Solberg Appeal Will Result In Trial

Article from Hunterdon Democrat LINK

Solberg Airport issues should be sorted out at a trial, Superior Court rules
By Frank Mustac
A trial is needed to resolve the many issues between Readington Township and Solberg Airport. That’s the thrust of a 67-page ruling from the Superior Court Appellate Division.The ruling from the Superior Court Appellate Division has reversed the ruling of a trial judge over Readington Township’s condemnation of land surrounding Solberg Airport and development rights to the airport itself.

Bill McGrath, an attorney with Smith, Stratton in Princeton and a township resident not associated with the litigation, said the opinion has the effect of ordering a trial on “all the issues” in the dispute between the township and the Solberg family that owns the airport.

The decision is a mixed bag. While it affirms the right of the township to zone and acquire the land surrounding the airport, it also says that state law does not give the township authority to acquire the development rights to the airport itself, McGrath said. The opinion also states that the township’s actions are unlikely to “achieve the stated purposes” of preserving the airport, in part because “the fact that the facility will remain under the ownership of the Solbergs casts doubt on its post-condemnation survival… It appears that the decision to condemn development rights to the airport was tainted by the township’s desire to control airport operations.” It says “ultimate authority” over airport operations rests with the state, not the township.

The ruling also sides with the Solberg family over the township’s claim that they owe property taxes on the airport dating back to 2006.

“This means that the condemnation is not likely to be upheld on the airport itself, or land within the ’safety zone’” surrounding the airport, McGrath said. “The opinion sends a message to the trial judge.”

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Appellate Court Hears Oral Argments in Solberg Appeal

After more than a year the appeal of the judgement in favor of Readington Township has been heard in oourt. The three judge panel reviewed the case as presented at the original trial where the Solberg’s attorney argued the taking was “pretextual”.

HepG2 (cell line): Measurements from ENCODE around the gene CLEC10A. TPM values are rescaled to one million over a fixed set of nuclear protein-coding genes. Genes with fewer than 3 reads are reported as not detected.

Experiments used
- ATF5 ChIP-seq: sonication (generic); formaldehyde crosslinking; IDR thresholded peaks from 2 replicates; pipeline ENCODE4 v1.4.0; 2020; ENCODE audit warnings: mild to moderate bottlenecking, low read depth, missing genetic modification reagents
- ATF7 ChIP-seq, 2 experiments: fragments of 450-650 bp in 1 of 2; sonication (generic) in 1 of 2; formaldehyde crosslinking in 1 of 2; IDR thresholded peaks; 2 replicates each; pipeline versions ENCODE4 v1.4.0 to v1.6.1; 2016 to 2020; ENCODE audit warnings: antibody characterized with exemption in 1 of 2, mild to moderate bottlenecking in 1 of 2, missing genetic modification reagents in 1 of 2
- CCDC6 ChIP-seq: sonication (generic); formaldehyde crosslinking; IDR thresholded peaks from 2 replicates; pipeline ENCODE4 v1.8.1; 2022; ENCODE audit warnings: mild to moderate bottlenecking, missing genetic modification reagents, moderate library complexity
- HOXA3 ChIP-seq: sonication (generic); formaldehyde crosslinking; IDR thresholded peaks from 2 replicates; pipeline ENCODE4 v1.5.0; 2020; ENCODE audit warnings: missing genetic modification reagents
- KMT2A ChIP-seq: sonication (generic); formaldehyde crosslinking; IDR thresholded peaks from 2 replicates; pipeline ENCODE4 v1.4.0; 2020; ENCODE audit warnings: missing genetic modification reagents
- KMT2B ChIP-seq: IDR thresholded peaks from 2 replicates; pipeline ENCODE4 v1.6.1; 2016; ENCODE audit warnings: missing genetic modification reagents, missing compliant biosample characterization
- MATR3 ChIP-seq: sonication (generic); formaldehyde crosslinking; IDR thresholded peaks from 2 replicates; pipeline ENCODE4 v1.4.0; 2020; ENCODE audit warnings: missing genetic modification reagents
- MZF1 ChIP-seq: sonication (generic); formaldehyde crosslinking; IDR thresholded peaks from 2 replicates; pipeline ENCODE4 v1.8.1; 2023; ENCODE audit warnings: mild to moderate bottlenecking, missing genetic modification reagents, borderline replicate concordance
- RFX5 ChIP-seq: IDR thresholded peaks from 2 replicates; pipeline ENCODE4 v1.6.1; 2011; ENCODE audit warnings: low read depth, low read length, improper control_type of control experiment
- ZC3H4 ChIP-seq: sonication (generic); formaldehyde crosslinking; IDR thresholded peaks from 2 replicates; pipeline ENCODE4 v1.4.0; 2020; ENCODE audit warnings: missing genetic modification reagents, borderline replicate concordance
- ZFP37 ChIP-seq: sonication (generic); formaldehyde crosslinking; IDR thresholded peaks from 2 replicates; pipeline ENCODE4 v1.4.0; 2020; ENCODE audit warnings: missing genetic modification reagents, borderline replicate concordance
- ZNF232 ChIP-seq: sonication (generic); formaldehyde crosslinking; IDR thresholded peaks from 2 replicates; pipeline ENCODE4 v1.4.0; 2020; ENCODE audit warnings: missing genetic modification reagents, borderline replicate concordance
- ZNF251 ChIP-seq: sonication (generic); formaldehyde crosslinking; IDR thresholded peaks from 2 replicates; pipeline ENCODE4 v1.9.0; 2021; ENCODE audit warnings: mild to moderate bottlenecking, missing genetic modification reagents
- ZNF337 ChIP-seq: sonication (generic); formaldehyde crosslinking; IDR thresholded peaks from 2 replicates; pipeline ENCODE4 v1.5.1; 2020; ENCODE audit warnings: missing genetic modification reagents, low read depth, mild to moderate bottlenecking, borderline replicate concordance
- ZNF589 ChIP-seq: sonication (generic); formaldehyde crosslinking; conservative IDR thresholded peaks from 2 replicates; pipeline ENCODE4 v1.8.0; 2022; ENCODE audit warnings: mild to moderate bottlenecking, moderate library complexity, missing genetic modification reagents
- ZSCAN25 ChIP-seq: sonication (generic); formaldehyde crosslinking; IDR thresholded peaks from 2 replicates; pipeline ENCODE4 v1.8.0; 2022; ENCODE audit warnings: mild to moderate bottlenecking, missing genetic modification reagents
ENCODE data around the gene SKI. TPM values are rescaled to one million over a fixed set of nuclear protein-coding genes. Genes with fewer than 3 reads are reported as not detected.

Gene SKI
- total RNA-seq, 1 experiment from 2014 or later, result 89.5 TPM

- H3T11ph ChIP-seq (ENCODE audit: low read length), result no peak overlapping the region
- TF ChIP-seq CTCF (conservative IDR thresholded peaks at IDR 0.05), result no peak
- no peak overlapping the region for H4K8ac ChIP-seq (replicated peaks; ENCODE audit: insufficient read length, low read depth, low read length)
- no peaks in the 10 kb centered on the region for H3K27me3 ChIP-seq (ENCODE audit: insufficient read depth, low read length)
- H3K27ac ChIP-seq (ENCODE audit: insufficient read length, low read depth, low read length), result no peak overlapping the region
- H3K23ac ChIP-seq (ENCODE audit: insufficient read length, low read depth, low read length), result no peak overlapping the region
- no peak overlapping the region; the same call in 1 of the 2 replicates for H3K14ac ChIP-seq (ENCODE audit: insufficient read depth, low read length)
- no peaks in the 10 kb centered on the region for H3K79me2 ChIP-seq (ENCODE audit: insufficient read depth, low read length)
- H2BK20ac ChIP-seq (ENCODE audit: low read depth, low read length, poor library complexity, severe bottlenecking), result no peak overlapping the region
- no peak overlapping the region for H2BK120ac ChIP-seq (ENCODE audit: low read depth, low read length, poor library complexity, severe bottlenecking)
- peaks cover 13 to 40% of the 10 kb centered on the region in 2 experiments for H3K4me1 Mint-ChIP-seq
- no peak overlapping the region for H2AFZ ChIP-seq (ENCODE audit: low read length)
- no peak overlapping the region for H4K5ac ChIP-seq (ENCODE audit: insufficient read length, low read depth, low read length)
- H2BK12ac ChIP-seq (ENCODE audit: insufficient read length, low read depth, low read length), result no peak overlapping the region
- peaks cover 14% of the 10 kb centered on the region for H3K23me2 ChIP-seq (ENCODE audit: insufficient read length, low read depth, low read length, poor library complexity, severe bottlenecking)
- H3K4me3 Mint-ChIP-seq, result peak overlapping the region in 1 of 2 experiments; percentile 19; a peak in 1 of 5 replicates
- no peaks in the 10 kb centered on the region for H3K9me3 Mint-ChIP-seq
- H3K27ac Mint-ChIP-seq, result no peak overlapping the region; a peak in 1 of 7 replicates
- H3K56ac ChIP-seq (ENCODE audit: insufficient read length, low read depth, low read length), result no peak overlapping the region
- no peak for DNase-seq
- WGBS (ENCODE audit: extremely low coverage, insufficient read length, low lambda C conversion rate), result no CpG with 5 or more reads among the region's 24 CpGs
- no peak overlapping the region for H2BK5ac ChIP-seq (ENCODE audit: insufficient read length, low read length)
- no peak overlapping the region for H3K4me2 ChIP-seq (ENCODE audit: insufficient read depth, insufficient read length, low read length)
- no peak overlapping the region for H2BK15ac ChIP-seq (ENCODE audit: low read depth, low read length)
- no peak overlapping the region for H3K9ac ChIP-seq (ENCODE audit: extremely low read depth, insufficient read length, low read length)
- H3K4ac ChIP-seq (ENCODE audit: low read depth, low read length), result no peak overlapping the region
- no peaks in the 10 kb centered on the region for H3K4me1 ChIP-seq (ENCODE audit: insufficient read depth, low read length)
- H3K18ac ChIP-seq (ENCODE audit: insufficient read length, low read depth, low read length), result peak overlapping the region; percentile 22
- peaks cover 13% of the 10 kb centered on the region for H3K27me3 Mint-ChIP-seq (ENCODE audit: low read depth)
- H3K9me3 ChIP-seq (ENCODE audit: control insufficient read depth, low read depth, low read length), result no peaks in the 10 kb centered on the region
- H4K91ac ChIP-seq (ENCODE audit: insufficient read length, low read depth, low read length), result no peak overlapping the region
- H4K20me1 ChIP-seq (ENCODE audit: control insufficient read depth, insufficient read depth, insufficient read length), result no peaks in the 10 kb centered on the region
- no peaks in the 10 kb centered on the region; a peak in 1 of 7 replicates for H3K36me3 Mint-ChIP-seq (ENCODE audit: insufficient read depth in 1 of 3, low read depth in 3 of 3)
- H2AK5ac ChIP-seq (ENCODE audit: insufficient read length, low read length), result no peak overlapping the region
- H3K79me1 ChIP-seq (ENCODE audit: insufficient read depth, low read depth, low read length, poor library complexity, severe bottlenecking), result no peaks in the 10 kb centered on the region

One judge actually asked, “Let me understand. Don’t preservations normally result because people want to stop development? So why is the current case pretextual?”

The written judgement of the court is expected in four to six weeks and is expected to be posted at www.judiciary.state.nj.us.

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Court Finds In Favor Of Readington Township’s Battle

After more than a year the Superior Corut of New Jersey has upheld Readington Township’s Condemnation Complaint filed September 15, 2006. In doing so, the order states that “The Township is hereby vested with the right to the immediate exclusive possession of and title to the interests in the property described in the Declaration of Taking.

With Readington’s preservation of the property surrounding the airport as open space, development of any kind is precluded forever. The airport, remaining under the ownership of the Solberg family, has the ability to modernize and is encouraged to enhance facilities within constraints of the Townships Airport Zoning Ordinance.

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Supreme Court Refuses Readington’s Request To Certify Lower Court Decision

By not acting on Readington Township’s request to certify the decision of the appellate court, the State Supreme Court lets stand the ruling that will likely send the dispute to trial for resolution.

Hunterdon County Democrat article LINK

State Supreme Court refuses to hear Readington Twp.’s appeal in Solberg Airport condemnation battle
By Curtis Leeds / Hunterdon County Democrat

READINGTON TWP. — The state Supreme Court has refused to hear the township’s appeal of its case seeking to condemn the land surrounding Solberg Airport and acquire the development rights to the airport itself. That means, at least for now, that last year’s opinion from the state Appellate Division stands.

In the appellate ruling, a three-judge panel found that the contested 726 acres should not be treated equally. The land consists of seven lots divided into four tracts, and the court found that while the township has the right to zone and acquire the land surrounding the airport, authority over the airport and the safety zone around it rests with the state, which has “ultimate authority over aeronautical issues.”

The appellate opinion, which said that the township’s decision to condemn the airport’s development rights appeared to be “tainted by the township’s desire to control airport operations,” questioned what the condemnation would accomplish but found it “not improper” even if the motives “might be suspect.”

The opinion said some aspects of the case, such as exactly how much land the township can acquire through the condemnation, should be “determined after a full hearing.”

Resident Bill Lewis, a long-time critic of the condemnation, said his message to township officials is, “You lost. You were wrong. So cut it out” and end the appeals.

But Mayor Gerard Shamey said it’s not that simple. “No one has won or lost yet,” he said. “We’re still entitled to our day in court, with the Appellate Division opinion as our guide.” He said Township Committee will discuss Tuesday’s court opinion with its attorney and learn what it will mean to the township’s case.

“Obviously, we’re disappointed,” Shamey said. He added that he thinks it’s been “lost in the sauce” that the township’s objectives “were always consistent with preserving open space and preserving the airport… we’re the only one that’s done something to preserve the airport.”

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